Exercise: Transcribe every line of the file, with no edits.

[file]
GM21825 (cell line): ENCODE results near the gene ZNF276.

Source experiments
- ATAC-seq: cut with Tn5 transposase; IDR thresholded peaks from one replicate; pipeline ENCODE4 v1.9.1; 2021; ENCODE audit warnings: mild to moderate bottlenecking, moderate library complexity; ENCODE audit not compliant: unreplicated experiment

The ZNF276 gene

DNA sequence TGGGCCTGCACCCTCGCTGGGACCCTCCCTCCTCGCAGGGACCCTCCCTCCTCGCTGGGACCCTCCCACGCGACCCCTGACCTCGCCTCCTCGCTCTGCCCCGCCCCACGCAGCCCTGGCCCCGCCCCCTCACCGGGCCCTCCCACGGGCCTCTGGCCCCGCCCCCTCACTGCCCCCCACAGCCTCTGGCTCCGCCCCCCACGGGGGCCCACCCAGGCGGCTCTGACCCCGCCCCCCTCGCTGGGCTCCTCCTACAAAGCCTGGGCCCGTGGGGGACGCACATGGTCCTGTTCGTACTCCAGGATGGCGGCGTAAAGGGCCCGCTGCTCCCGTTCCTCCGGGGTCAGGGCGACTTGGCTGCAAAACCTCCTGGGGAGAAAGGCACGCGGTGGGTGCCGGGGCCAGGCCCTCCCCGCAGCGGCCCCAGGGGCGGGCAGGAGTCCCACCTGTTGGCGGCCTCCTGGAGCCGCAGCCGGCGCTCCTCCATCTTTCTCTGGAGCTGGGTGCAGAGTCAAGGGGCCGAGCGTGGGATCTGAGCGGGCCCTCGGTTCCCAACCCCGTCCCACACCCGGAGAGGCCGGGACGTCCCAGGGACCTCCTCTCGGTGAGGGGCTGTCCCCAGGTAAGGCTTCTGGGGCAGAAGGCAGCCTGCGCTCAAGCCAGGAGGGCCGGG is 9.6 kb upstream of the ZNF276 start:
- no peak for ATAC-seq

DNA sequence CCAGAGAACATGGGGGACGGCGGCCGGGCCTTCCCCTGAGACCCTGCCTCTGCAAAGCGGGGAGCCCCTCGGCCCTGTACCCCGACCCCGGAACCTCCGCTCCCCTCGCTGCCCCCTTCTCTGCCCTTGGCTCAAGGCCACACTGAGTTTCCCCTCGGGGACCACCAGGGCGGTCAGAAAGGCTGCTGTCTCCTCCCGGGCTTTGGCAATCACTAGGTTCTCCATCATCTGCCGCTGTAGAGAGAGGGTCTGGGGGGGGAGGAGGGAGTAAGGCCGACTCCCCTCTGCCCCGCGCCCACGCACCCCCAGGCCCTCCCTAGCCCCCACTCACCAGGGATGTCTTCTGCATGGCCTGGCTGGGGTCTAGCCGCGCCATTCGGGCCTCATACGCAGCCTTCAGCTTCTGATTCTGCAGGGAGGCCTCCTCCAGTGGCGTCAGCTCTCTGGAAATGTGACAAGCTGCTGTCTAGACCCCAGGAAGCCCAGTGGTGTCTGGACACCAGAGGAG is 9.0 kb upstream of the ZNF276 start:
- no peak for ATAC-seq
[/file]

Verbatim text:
GM21825 (cell line): ENCODE results near the gene ZNF276.

Source experiments
- ATAC-seq: cut with Tn5 transposase; IDR thresholded peaks from one replicate; pipeline ENCODE4 v1.9.1; 2021; ENCODE audit warnings: mild to moderate bottlenecking, moderate library complexity; ENCODE audit not compliant: unreplicated experiment

The ZNF276 gene

DNA sequence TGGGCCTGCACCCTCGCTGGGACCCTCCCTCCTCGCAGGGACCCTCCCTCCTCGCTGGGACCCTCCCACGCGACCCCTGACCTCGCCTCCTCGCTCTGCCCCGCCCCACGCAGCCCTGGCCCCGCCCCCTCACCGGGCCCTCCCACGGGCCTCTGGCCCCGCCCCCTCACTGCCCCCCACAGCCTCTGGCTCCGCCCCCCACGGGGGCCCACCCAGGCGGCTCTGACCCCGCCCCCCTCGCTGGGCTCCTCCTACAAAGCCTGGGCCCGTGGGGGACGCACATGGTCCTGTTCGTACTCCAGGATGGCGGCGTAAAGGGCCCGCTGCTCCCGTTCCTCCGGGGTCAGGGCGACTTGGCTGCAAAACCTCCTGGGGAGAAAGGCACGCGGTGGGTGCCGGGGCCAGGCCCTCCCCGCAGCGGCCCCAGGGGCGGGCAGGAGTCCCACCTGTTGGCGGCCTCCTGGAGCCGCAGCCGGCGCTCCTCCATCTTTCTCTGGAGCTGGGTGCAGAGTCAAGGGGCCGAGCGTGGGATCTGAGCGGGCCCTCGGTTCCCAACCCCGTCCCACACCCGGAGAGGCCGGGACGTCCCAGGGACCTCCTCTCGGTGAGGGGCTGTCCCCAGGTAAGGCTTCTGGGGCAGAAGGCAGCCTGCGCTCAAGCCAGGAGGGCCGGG is 9.6 kb upstream of the ZNF276 start:
- no peak for ATAC-seq

DNA sequence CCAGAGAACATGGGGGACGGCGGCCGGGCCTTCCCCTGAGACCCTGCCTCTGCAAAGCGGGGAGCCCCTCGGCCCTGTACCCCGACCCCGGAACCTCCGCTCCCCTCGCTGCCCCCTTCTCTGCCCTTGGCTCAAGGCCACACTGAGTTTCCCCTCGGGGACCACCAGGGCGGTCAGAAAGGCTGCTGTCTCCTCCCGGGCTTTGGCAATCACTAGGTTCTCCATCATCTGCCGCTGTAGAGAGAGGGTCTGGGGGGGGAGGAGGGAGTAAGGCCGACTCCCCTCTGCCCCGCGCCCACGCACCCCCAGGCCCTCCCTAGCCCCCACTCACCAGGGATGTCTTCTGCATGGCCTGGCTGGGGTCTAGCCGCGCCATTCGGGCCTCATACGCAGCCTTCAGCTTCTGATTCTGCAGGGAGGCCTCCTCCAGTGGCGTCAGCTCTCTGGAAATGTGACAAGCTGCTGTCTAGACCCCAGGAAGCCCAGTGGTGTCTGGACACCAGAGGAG is 9.0 kb upstream of the ZNF276 start:
- no peak for ATAC-seq